The older I get, the more deeply I understand that communication is underrated. I just looooove talking to people about stuff. Most misunderstandings can be avoided if people would just speak up, clear up and man up.
I can’t stand speculation, wondering, fretting and fuming over an issue as I build a story about—or even a case against—the person or event currently festering in my never-turns-off mind.
I’ve been called a troublemaker or mean and who knows what else but, truthfully, I just try to be as genuine as possible in my day to day interactions. This means if I have a question, I ask it. If I don’t understand something, I get an explanation. If I feel misunderstood, I go to that person and clear the air. It seems so easy, I don’t get why more people don’t do it.
When Anna was breaking into her 14th year of the pitiful ‘Do You Want to Build a Snowman?” performance, I was all caught up in why her parents couldn’t just get real up in that castle.
“Anna, the reason Elsa can’t come build a snowman is because she has freako hands and almost killed you once.”
Or Elsa could have taken the bull by the horns after her parents died and yelled at Anna through the door, “I can’t come build a snowman because I have this really weird affliction where everything I touch turns to ice. If I were to build a snowman with you, YOU’D be the snowman. Capish? Also, don’t tell anyone.”
It’s kind of funny that I work in a corporation where I must function amidst endless red tape, mountains of forms and layers of people who are assigned to each and every task. My coworker and I were working on a powerpoint presentation together and were receiving art direction through a layer of people.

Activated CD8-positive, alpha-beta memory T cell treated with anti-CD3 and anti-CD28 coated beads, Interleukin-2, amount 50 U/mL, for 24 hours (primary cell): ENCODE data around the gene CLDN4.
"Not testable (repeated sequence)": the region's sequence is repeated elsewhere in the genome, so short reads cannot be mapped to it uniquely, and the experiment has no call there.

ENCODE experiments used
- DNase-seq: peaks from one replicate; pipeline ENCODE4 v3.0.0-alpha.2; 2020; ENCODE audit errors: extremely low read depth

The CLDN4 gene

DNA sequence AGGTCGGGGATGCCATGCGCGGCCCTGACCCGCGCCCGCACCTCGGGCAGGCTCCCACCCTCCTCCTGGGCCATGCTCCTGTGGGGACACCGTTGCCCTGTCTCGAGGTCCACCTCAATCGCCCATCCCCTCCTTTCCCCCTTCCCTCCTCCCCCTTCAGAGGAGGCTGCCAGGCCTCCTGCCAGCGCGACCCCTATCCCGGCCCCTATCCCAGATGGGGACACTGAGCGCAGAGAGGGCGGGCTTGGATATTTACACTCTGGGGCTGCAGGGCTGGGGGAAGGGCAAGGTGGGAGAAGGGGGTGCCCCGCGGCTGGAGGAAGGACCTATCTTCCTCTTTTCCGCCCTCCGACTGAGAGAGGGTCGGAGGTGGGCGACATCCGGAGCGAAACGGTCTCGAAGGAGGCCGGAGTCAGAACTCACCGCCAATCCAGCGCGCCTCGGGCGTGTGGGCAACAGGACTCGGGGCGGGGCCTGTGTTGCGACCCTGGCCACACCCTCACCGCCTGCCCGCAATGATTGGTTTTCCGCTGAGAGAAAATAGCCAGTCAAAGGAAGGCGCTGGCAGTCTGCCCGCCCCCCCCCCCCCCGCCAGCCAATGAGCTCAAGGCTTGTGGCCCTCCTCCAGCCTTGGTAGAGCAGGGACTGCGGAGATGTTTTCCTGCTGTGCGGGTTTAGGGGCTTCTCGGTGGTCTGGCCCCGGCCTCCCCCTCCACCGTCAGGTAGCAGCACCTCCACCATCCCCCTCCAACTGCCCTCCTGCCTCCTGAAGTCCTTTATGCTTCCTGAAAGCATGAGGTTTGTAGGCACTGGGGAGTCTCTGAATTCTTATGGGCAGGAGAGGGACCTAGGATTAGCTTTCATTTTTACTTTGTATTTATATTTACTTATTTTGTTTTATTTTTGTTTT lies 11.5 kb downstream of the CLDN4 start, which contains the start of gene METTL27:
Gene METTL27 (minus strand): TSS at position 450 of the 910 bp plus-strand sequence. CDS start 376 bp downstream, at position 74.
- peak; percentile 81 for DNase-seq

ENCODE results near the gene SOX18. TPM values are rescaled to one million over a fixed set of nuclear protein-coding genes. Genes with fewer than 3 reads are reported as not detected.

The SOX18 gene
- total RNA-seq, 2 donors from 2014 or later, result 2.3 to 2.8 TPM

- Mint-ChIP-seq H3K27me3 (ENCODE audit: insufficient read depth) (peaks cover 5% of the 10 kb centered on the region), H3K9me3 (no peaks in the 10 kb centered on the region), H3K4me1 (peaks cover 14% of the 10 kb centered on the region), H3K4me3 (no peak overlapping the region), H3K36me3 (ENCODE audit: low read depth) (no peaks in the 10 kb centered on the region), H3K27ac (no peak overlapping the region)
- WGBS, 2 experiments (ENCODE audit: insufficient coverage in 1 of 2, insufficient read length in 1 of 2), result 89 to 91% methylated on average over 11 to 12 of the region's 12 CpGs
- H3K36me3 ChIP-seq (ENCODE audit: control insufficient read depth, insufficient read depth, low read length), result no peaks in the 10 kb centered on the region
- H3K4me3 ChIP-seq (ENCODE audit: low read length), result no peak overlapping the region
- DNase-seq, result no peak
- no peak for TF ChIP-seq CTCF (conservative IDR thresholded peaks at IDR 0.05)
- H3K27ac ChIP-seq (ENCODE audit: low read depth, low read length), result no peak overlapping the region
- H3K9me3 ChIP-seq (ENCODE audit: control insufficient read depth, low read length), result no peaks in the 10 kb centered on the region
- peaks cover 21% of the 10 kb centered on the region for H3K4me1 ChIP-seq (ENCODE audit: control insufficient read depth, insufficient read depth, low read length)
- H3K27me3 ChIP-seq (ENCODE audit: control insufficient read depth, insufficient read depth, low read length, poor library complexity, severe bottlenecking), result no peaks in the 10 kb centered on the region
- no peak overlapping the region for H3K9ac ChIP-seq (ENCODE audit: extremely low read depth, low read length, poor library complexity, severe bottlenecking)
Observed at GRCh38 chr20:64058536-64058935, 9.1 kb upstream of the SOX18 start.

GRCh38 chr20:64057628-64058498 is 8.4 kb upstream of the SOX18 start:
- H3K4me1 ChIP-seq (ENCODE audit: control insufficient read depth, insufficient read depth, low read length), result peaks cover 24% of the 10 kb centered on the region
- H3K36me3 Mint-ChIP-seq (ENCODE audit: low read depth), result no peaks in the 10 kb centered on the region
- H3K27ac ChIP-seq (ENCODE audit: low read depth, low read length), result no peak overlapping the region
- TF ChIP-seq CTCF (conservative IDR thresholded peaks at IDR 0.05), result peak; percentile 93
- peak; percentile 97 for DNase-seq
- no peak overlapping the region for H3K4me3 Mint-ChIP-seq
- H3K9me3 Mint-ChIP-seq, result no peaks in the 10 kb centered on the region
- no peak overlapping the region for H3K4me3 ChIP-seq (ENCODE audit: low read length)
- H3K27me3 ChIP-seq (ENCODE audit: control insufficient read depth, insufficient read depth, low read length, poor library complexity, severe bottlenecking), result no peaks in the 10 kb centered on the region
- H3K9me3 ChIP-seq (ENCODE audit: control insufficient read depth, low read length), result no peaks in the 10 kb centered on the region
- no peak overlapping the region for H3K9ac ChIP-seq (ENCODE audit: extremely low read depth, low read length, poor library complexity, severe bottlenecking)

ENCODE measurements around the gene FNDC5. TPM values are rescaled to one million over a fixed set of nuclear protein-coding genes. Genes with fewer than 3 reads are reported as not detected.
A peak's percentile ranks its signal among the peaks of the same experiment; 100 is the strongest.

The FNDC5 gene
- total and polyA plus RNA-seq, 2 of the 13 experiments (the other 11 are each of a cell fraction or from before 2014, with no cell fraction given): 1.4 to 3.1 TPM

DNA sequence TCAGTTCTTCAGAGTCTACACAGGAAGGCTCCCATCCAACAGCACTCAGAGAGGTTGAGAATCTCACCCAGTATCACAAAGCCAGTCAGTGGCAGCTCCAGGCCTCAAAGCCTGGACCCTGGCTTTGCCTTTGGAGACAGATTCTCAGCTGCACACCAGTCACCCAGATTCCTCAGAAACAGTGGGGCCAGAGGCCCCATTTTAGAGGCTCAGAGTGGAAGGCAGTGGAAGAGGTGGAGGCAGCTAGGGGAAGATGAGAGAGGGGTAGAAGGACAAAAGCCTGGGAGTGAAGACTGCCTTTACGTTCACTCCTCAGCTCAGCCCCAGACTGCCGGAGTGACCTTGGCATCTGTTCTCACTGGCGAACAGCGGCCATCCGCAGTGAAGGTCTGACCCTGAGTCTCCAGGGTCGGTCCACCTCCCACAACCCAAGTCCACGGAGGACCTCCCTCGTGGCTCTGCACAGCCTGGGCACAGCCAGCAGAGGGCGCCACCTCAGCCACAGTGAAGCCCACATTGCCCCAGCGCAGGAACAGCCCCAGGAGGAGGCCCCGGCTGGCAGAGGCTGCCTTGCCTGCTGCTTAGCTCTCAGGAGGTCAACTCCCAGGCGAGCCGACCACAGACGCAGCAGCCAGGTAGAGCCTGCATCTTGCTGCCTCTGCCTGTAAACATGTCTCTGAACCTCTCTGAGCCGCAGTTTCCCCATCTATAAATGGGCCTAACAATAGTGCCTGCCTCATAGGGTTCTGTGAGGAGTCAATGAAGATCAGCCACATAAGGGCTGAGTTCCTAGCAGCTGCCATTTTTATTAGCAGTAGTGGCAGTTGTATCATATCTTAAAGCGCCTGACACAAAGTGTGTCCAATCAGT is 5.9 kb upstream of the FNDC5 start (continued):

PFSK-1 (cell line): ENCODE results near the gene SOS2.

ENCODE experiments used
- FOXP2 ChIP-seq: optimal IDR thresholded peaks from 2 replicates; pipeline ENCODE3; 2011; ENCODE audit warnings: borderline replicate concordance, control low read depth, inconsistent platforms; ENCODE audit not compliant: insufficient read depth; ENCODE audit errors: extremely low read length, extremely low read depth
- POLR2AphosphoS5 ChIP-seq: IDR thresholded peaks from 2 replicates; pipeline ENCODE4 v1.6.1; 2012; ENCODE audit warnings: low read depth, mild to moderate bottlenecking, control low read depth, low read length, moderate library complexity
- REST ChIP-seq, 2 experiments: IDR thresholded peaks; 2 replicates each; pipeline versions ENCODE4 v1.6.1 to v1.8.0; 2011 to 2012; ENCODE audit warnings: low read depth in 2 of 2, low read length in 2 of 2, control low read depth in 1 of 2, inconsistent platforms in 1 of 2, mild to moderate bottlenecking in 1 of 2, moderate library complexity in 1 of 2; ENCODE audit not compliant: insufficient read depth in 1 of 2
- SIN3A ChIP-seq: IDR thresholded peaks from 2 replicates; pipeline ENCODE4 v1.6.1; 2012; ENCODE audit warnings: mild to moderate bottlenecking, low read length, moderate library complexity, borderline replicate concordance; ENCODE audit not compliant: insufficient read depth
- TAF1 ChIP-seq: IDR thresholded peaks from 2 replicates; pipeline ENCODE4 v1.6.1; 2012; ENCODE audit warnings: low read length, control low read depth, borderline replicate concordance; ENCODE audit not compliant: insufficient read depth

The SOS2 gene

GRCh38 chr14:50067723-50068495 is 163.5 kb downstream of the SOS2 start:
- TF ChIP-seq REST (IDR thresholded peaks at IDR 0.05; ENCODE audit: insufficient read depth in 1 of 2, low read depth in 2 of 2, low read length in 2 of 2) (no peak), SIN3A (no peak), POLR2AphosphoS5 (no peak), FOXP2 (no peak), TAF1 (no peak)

<groan> I haaaaate that.
Some of this direction was clearly not going to work and so we began to stew. “Why does he want the graphic that way? It’s going to look so cheesy.” “Why does he want a map of England there? That makes no sense”.
Then I remembered, ohhhhh yeaaaaah! We have a mouth that allows us to communicate directly with people. And a phone on which to call anyone we wish. So we called our creative director.
My coworker was reluctant, but went along. Afterwards, we managed to get the creative director to see our way. My coworker even told me she felt so much better after that call. And it only took 5 minutes to totally change our perception of the project.
Another time, a coworker told me that another coworker was asking, in front of my boss, if I had a problem with them. I didn’t. So I lined up a meeting with that coworker, my boss and me. In 5 minutes we all understood that there was no problem and we were free to go on with our lives. Not having any problems with eachother.
I will never be accused of being a woman of few words, but I wouldn’t (and quite possibly couldn’t) have it any other way.